The dismissal of legendary hockey broadcaster Don Cherry by Sportsnet on Monday seemed to have all of Canada talking.
Many gave their thoughts on the 85-year-old’s rant about immigrants and poppies that was broadcasted across the country during Hockey Night in Canada on Saturday. And while #DonCherryIsRight and #DonCherryIsWrong were both trending on Twitter in the hours after Cherry’s firing became official, the Royal Canadian Legion released their statement on the matter.
“Mr. Cherry’s personal opinion was hurtful, divisive and in no way condoned by the Legion,” their official Twitter account posted in a short thread Monday afternoon. “We do remain appreciative of his passionate support for Veterans.
“We know many new Canadians understand and welcome the tradition of the red poppy and will continue to educate all citizens about the significance of this powerful symbol.”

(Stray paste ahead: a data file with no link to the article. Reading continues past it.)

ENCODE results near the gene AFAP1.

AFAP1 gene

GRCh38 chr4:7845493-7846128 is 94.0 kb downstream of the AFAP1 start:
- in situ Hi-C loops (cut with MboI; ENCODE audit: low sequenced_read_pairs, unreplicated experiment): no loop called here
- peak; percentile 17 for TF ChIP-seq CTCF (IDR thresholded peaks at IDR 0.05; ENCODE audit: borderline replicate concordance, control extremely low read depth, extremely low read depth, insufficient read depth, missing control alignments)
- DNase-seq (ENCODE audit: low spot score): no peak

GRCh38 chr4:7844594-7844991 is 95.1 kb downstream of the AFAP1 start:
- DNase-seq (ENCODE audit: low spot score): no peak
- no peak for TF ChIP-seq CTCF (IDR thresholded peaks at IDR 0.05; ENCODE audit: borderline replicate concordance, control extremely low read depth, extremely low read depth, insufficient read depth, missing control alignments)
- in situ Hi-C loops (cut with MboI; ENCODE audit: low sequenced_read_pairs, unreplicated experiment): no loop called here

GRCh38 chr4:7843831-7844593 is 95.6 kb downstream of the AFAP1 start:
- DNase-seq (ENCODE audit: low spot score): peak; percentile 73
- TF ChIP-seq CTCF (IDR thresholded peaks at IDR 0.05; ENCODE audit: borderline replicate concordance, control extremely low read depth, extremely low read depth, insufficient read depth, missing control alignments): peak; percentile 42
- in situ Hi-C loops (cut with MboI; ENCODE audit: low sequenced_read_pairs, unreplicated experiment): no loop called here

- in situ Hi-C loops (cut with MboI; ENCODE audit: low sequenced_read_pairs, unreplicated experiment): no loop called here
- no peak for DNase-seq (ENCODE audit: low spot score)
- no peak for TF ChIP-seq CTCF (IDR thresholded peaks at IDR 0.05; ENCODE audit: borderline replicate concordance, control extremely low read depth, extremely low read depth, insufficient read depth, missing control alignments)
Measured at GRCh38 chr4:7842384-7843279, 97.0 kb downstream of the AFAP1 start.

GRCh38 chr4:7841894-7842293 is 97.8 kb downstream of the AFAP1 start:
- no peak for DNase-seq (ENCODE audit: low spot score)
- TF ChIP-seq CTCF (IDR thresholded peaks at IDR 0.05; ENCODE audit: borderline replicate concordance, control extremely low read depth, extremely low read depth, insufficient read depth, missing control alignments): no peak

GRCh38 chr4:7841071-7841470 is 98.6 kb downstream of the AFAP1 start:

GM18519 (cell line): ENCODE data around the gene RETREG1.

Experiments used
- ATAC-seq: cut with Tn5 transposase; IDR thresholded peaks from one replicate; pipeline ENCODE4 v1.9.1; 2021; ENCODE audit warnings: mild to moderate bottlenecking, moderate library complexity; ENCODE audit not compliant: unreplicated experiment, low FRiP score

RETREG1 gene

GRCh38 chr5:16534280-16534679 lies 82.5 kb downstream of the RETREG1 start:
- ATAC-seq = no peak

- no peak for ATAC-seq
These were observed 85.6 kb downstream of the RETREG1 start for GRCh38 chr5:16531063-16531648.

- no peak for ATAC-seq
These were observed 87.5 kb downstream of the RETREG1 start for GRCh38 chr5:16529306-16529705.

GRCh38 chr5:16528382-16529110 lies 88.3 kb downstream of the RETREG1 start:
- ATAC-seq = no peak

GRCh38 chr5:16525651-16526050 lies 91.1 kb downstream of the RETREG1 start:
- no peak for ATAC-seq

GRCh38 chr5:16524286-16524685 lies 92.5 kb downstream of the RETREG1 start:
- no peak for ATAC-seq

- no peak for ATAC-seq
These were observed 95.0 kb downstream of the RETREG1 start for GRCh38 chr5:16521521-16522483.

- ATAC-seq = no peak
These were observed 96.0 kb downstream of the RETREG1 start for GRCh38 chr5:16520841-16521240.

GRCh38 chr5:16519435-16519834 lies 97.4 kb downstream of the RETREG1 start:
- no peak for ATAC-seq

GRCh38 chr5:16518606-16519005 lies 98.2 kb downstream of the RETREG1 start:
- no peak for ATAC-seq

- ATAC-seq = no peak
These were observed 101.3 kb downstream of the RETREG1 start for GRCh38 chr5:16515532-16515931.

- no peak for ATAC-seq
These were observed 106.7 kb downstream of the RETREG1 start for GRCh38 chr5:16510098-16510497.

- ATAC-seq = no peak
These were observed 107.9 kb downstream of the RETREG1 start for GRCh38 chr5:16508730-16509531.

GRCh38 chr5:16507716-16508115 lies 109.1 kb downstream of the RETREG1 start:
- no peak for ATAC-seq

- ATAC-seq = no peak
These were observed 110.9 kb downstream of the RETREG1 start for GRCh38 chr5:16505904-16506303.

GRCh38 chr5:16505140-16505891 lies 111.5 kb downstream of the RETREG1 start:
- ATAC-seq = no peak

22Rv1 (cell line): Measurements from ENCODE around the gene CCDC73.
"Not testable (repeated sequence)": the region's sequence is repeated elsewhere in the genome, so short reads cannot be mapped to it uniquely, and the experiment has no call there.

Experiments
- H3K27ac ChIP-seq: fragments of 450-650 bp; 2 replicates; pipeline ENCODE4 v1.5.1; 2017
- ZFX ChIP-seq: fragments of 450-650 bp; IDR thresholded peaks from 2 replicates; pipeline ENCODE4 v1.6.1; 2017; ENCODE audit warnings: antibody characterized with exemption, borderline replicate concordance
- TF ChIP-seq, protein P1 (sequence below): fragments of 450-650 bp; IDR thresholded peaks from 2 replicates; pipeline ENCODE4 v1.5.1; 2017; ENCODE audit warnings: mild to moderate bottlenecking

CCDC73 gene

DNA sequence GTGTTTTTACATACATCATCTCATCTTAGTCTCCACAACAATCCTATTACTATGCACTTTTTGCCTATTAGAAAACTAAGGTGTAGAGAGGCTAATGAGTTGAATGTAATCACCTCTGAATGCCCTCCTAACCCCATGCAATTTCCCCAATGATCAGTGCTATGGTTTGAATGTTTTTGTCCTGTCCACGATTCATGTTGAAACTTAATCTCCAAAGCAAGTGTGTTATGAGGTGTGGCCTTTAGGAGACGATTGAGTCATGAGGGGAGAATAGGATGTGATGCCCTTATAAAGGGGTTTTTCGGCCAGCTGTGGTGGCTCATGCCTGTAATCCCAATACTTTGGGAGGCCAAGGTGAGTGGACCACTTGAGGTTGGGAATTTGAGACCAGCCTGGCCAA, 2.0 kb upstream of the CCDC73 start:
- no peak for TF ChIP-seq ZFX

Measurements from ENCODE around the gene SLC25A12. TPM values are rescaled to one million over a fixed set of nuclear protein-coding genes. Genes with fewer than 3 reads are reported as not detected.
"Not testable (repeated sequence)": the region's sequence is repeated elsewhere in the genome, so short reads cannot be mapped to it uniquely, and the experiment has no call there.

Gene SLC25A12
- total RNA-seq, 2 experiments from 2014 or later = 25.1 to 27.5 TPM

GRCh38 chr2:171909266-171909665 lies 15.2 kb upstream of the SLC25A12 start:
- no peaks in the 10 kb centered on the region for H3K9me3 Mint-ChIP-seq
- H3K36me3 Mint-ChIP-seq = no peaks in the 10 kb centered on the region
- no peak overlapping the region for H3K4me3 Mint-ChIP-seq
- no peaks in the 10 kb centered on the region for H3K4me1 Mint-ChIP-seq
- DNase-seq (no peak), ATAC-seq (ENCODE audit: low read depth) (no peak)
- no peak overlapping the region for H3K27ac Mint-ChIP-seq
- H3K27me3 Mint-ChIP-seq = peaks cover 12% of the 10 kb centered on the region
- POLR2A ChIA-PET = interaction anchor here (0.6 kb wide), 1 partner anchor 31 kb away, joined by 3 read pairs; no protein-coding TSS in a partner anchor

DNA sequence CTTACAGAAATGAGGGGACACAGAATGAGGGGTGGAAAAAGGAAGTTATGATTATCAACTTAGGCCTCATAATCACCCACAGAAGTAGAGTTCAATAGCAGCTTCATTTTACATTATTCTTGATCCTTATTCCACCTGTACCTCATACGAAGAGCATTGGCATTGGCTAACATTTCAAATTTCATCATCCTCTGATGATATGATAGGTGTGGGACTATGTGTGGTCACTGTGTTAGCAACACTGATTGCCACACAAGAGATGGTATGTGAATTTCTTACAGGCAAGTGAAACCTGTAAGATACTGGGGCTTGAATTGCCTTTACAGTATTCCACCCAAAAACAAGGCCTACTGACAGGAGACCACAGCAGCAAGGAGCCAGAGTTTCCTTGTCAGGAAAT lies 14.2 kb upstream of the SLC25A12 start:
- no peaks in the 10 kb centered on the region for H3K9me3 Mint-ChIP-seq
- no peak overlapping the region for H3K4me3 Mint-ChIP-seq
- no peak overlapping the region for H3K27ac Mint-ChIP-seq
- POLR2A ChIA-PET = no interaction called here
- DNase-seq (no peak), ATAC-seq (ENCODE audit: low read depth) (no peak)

The Royal Canadian Legion is the country’s largest Veterans and Community Support Organization.
Cherry — who had hosted Coach’s Corner on Saturday nights for nearly four decades — became quite passionate while speaking about the nation’s troops and the importance of civilians buying poppies to show their support with Remembrance Day around the corner at the time of the broadcast. In doing so, though, he singled out immigrants unprompted.
“You people love... You, they come here. Whatever it is. You love our way of life, you love our milk and honey,” he stated on Saturday. “At least you could pay a couple of bucks for poppies or something like that. These guys paid for your way of life that you enjoy in Canada...”
“I know what I said and I meant it,” Cherry said via the Toronto Sun’s Joe Warmington on Monday. “Everybody in Canada should wear a poppy to honour our fallen soldiers...”
That most recent statement is likely something everyone — including the Royal Canadian Legion — could get behind. It simply isn’t what came out of his mouth on national television, though.
The unsettling thing is this isn’t the first time he’s used his spotlight to spread his messages chalked full of subtle and sometimes not-so-subtle xenophobia.
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